Sunday, July 3

Even airport metal detectors are not vulnerable to cyber attacks

We live in an increasingly connected world where digital threats are almost everywhere. We have already seen how it is possible to hack traffic lights, water treatment stations and even smart coffee makers. Now it turns out that even metal detectors are not vulnerable to hackers.

The Cisco Talos team of researchers recently detected a number of vulnerabilities that could affect two models of metal detectors from the American manufacturer Garrett. These are the 6500i and MZ 6100, devices that in addition to detecting metals can perform automatic people counting.

The attackers, taking advantage of a flaw in the Garrett iC communications module, could monitor the statistics of the metal detectors and thus know how many people passed or how many times the alarm was activated. They could also make changes to the sensitivity settings of the device.

In all cases, these types of actions represent a potential risk in the places where these metal detectors are used, such as schools, airports, banks and museums. Reduce the sensitivity level, for example, could allow some objects to be undetectable.

Attackers must be on the same network

Garrett Metal Detector 1

As Cisco Talos points out, the vulnerabilities are in the Garrett iC communications modules. These are located at security checkpoints and are responsible for providing network connectivity to Garrett PD 6500i or Garrett MZ 6100 metal detectors. But to access it and manipulate your data, the attacker must be on the same network.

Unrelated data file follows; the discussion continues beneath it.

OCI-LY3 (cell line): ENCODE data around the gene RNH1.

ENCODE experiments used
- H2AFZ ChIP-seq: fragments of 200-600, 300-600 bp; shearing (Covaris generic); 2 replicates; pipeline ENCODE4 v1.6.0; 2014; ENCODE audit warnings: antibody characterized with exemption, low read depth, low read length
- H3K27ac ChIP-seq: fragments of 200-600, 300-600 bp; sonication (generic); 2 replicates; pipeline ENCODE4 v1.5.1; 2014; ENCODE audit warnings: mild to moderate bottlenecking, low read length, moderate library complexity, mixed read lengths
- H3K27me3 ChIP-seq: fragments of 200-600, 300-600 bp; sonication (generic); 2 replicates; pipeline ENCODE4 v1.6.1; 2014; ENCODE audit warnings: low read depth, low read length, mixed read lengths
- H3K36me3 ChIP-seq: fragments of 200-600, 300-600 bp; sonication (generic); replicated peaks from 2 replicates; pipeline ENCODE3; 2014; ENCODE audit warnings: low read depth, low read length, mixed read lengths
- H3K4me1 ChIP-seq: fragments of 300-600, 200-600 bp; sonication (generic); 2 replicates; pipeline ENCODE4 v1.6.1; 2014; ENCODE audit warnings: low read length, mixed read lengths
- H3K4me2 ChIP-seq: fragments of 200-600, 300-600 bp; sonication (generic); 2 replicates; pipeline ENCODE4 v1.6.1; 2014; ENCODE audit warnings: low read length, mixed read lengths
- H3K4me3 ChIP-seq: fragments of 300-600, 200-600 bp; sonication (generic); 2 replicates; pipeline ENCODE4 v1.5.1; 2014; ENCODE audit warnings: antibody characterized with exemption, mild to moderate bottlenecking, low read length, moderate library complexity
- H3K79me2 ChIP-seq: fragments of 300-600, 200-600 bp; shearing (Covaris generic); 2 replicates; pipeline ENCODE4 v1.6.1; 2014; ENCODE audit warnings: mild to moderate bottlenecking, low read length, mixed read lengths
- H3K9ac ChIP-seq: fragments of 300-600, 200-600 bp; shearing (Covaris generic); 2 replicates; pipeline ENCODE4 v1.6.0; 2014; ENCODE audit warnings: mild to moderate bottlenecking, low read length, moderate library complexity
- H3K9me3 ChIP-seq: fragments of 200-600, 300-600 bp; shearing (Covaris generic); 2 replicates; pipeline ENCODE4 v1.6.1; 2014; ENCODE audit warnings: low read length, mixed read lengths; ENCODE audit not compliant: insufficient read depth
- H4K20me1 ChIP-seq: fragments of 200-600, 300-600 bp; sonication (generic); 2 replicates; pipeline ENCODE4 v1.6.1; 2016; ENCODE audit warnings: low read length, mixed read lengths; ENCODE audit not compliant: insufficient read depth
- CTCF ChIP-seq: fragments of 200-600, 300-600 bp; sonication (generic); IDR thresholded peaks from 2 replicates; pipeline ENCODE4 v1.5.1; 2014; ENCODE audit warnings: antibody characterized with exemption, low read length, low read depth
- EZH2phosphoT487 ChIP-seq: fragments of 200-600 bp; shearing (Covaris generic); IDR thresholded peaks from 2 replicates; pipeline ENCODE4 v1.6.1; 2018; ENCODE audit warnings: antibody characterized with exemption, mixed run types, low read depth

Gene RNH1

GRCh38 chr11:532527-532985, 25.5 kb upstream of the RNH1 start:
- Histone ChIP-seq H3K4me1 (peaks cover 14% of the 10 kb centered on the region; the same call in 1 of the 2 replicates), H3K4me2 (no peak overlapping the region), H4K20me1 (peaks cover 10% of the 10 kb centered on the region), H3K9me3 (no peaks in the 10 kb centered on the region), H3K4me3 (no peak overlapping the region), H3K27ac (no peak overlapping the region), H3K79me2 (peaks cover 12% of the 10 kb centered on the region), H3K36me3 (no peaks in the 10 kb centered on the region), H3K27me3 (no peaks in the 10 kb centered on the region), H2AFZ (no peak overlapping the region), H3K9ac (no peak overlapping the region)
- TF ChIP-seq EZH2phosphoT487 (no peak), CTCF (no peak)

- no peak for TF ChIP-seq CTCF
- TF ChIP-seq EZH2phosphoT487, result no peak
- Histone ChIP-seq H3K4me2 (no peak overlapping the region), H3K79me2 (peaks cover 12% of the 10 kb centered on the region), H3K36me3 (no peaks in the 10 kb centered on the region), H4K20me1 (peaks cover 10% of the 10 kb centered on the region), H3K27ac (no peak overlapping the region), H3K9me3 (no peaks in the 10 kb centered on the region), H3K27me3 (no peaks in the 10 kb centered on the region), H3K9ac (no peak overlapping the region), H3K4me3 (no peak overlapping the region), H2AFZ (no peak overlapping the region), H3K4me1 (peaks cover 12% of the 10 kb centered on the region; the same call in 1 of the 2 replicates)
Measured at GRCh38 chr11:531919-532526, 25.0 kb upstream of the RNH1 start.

This considerably reduces the risk, however, it does not completely eliminate it, as insider attacks are also often a problem. If the malicious actor gains access to the network, it can cause a vulnerability-based buffer overflow and thus achieve a arbitrary code execution without the need to authenticate.

The hackers are suffering: the Morpheus processor is under attack, and it is winning;  no one has managed to violate it yet

Fortunately, cybersecurity researchers they are not aware that this vulnerability has been actively explored. But detecting it has allowed Garrett to work on a security update to prevent potential security threats for affected customers.

Images | Garrett

More information | Cisco Talos

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